Darjeeling, June 20: The Gorkha Janmukti Morcha has asked the traders in the hills to clear the sales tax dues accumulated during the three-year non-co-operation movement, reversing the party’s earlier directive that no arrears should be paid.
The hill party, however, has written to the state government seeking an extension of the deadline (June 30) for the payment of the dues to March 31, 2014.
In May, the state had asked the hill traders to clear the dues of around Rs 20 crore by June 30.
The Morcha general secretary Roshan Giri had written to the Bengal chief secretary last week demanding that a directive be issued to waive the sales tax. The party’s sudden u-turn is being seen as a move to keep the relation with the state government cordial.
The new decision was made public at a meeting of the traders here yesterday. The merchants from Darjeeling, Kalimpong and Kurseong gathered to discuss the recent amendment to the West Bengal Finance Act.
Recently, the state inserted sections 32 and 33 in the Act that stated traders would have to pay sales tax dues by June 30, 2013, and the government would not levy any interest or charge late fee. Those who have already paid the taxes during the agitation period will not get a refund of their interest or late fee, says the Act.
“We realised that the business community has already collected the sales tax from the common people. We cannot tell them to keep the amount with them. They should clear it,” Giri said. “They will not have to pay any penalty for the period during which taxes were not paid. We have sent a letter to Sanjay Mitra, Bengal chief secretary, stating that traders should be given time till March 31, 2014, to clear the dues.”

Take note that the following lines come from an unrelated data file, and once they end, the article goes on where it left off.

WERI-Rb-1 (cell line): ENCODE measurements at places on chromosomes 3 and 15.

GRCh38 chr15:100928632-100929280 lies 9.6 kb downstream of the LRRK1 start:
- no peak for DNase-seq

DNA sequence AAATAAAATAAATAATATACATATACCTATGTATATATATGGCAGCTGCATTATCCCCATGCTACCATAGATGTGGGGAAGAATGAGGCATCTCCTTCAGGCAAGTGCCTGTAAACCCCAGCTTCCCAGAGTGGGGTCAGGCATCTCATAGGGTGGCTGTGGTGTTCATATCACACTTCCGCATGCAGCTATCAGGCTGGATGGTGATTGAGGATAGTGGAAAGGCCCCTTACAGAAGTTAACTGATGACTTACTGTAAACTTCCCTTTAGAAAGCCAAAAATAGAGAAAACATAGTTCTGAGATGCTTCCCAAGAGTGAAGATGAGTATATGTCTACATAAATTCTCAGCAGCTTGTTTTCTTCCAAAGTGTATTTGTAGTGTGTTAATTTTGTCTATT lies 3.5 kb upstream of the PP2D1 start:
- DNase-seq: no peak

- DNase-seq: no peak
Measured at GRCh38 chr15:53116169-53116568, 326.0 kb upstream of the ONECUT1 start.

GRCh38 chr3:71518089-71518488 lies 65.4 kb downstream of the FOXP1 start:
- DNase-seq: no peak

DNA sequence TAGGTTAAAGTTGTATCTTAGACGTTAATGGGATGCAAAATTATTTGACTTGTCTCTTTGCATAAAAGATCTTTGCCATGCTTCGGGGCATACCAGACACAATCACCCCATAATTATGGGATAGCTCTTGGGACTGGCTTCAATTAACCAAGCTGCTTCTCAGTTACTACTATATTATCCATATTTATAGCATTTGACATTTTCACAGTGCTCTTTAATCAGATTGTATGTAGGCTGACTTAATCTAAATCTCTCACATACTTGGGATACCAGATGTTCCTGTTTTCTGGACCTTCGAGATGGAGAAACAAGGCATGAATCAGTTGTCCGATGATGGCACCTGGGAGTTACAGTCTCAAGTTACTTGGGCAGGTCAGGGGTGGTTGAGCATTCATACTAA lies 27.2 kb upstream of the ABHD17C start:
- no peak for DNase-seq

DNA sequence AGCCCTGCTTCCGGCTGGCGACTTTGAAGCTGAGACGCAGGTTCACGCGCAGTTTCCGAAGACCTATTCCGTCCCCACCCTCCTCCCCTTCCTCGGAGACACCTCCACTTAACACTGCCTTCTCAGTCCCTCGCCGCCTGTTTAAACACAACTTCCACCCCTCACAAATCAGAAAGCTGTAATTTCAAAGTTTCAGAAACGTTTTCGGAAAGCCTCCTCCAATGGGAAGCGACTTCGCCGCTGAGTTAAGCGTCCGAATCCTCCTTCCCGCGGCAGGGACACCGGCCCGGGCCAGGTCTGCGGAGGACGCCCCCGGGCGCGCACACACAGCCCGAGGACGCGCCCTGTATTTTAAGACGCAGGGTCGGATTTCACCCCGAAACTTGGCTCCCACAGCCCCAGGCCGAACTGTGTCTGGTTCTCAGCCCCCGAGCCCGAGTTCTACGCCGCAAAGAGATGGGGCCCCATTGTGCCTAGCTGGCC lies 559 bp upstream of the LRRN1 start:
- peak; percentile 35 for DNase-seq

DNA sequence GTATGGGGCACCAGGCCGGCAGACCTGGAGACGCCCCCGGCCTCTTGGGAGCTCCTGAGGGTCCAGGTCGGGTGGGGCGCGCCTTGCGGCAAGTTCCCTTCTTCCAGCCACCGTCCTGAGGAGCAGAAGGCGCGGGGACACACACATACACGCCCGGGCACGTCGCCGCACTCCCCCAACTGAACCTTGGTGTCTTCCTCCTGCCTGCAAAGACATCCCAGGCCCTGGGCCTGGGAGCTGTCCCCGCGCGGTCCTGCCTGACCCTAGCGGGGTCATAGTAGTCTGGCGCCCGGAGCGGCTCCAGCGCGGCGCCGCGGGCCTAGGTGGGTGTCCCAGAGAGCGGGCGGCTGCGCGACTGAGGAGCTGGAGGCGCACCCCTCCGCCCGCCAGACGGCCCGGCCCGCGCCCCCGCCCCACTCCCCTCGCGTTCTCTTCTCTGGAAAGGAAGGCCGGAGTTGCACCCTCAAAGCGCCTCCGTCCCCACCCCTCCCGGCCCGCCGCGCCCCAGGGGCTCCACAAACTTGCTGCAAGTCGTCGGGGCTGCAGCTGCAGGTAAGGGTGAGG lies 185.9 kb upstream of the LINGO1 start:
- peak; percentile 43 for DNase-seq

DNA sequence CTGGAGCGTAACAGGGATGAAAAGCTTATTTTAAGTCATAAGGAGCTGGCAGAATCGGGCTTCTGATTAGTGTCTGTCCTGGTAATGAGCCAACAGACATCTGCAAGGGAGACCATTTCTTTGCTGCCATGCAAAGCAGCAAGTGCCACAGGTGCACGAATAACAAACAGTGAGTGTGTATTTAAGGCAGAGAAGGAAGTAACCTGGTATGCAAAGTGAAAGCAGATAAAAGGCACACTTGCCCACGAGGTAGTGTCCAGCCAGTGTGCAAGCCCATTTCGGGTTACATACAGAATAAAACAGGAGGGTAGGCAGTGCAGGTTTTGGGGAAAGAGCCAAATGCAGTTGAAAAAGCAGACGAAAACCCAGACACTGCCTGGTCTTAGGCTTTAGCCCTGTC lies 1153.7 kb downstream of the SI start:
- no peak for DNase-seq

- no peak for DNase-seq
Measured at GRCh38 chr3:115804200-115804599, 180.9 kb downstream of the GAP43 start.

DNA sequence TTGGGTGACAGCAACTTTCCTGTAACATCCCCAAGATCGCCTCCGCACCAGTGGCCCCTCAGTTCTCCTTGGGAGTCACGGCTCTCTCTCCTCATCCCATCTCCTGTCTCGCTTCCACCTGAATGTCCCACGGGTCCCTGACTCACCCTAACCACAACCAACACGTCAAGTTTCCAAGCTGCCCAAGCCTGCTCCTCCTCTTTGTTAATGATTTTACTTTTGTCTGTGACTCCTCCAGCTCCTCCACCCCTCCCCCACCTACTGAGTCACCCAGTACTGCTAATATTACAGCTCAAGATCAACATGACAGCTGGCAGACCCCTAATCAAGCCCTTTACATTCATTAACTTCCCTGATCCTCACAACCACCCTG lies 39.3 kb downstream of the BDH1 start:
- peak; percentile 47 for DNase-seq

Hill residents had been told by the Morcha not to pay taxes or bills to the state and the Centre from April 1, 2008. People only started paying taxes from July 2011 after Morcha signed on the GTA agreement.
Electricity bills worth Rs 72 crore, telephone bills of Rs 10 crore and sales taxes amounting to around Rs 20 crore had accumulated during the non-cooperation period.
“While we hoped that the Morcha would take up the issue (with the state), we were blankly told on the face that the outstanding amounts had to be cleared,” said a trader who did not want to be named.
“During 2008-2011 when taxes were not being paid, sale tax was levied at the rate of one per cent on gold items and four per cent on garments,” said a commercial tax official.
Defaulters of sales tax returns, which are filed quarterly, have to pay an interest of one per cent per month on the total taxable amount.
“When we wanted to pay the sales tax, government employees refused to accept the amount fearing a backlash. Now, we are suddenly being told to pay the tax. The business community had helped the Morcha during the agitation and this is a big letdown,” said a trader. “We cannot clear it in such a short time.”
Chief minister Mamata Banerjee had said the dues had been waived off. “The business community could not pay taxes when the movement was on. We have waived it,” she had said on June 9, 2012. But later, the government set a deadline to pay up the dues.
B.M. Garg, president of Darjeeling Chamber of Commerce, said they would pay the tax. “We have requested the Morcha to apprise the government that we should be given a time limit of at least a year.”
Observers said the Morcha was asking the traders to pay up because it does not want to ruffle feathers with the state and it understood that the amendment had been made and it would be difficult to make further changes.
Local people fear that the hill party would now ask them to clear the electricity and telephone bills also.
But Giri said: “Under no circumstances will the public be told to clear the electricity and telephone bills.”